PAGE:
(C) lack of math skills is so large as to be difficult to absorb them into a city's economy that becomes "So...as" is incorrect. Should be "so...that"
(D) are lacking so much in math skills as to be difficult to absorb into a city's economy becoming "So...as" is incorrect. Should be "so...that"
(E) are so lacking in math skills that it will be difficult to absorb them into a city economy becoming Ok
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Re: Students in the metropolitan school district lack math skills to such  [#permalink]

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17 Mar 2012, 00:47
2
A - such a large degree as - wrong idiom used
B/C - that becomes - changes the meaning as in it is not happening now as we speak.
D - So X ... as to be - wrong idiom

Lacking is right in E as it speaks of something that is happening now or an ongoing action and hence the present participle.

IMO E.
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Re: Students in the metropolitan school district lack math skills to such  [#permalink]

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24 Aug 2012, 12:27
2
A good way to determine between (A) and (E) is to look at the verbiage:

(A) lack math skills to such a large degree VS. (E) are so lacking in math skills that

The latter (so...that) is far more concise and is the idiomatic way to express "to such a large degree" without directly stating it.

Therefore, (A) is wordy and (E) it is!
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Re: Students in the metropolitan school district lack math skills to such  [#permalink]

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25 Aug 2016, 23:32
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Confused why E is right over C
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Re: Students in the metropolitan school district lack math skills to such  [#permalink]

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28 Jul 2017, 09:53
deepudiscover wrote:
Confused why E is right over C

Hello deepudiscover,

Let me present the structure of this official sentence with Choice C:

Students in the metropolitan school district
lack of math skills is so large
as to be difficult to absorb them into a city's economy
that becomes ever more dependent on information-based industries.

The way the above-mentioned sentence is structured, the word lack is no more the verb for the subject students. The word lack is the subject for the verb is now. Hence, there is no verb for the subject students per choice C.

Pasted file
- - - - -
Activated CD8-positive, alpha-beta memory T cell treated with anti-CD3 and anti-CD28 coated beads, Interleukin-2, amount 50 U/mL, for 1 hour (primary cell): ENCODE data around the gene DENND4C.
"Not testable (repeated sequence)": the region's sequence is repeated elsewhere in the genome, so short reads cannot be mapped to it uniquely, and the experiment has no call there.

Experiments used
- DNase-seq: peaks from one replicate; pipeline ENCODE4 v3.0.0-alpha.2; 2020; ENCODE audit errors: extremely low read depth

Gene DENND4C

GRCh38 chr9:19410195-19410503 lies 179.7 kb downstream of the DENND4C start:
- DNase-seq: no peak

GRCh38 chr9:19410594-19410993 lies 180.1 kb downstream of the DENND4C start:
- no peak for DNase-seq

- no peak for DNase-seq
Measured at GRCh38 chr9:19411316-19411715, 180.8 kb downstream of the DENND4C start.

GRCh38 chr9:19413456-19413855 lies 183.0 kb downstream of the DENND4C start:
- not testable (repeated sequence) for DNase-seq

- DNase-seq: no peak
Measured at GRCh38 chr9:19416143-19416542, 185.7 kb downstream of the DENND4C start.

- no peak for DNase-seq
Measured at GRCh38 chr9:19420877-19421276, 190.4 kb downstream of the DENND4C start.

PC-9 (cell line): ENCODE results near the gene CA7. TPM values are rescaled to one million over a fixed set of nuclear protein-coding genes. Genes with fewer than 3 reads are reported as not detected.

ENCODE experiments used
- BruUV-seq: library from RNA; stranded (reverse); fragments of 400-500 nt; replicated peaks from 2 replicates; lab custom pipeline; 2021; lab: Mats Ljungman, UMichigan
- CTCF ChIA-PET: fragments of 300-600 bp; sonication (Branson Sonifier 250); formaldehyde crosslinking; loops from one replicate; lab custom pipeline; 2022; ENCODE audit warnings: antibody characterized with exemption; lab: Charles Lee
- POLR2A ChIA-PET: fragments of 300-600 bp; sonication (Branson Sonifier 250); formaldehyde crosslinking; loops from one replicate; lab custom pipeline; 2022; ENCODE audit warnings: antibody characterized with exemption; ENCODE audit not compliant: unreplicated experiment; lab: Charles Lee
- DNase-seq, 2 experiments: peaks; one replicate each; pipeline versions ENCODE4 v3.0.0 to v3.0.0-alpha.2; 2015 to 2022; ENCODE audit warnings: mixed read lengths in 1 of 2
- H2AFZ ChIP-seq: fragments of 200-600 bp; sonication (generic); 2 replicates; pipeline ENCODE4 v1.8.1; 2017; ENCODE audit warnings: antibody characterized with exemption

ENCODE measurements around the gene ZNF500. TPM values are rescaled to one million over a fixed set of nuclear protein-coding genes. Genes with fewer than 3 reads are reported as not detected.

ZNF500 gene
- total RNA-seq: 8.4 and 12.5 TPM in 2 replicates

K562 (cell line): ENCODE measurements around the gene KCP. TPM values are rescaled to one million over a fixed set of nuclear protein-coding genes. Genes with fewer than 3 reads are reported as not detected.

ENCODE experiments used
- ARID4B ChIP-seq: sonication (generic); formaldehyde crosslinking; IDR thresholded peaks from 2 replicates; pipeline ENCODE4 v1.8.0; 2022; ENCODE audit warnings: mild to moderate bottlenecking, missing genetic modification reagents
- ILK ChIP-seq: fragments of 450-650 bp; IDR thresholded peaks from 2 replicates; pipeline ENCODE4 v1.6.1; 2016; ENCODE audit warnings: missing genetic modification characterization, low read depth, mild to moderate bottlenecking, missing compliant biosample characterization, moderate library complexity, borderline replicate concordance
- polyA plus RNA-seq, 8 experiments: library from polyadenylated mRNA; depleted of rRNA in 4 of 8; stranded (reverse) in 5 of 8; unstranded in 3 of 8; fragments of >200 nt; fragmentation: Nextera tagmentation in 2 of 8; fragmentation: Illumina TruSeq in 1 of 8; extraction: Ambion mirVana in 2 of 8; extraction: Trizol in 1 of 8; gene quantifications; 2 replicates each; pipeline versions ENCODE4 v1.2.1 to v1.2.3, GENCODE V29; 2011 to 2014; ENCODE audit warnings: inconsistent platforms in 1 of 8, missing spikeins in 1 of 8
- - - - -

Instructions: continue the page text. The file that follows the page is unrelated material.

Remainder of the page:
Also, this choice uses the idiom so large as to be... which fails to communicate the intended meaning of the sentence.

Hope this helps.
Thanks.
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Re: Students in the metropolitan school district lack math skills to such  [#permalink]

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13 Nov 2019, 17:10
With all the options its difficult to see whether it is the students or the skills that are to be absorbed. E clears that up quite well.
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Re: Students in the metropolitan school district lack math skills to such  [#permalink]

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14 Nov 2019, 02:36
At first I excluded (E) because of the non-referential pronoun "it", which I think is not very preferable in GMAT.
But in the end, I chose (E) because it is the best one of the five.

The use of "it" in this question reminds me of another question in which choices including non-referential pronoun "it" are out.
https://gmatclub.com/forum/while-it-cos ... 34755.html
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Students in the metropolitan school district lack math skills to such  [#permalink]

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16 Nov 2019, 22:35
ChrisLele wrote:
A good way to determine between (A) and (E) is to look at the verbiage:

(A) lack math skills to such a large degree VS. (E) are so lacking in math skills that

The latter (so...that) is far more concise and is the idiomatic way to express "to such a large degree" without directly stating it.

Therefore, (A) is wordy and (E) it is!

I would have never thought "students are so lacking in math skills" would ever be the correct choice on a GMAT SC question. That just sounds off. But I guess on the harder questions, that's what it comes down to. Trusting your ears and understanding the meaning is not enough. You need absolute mastery of all the subtopics to get these questions correct.
Students in the metropolitan school district lack math skills to such   [#permalink] 16 Nov 2019, 22:35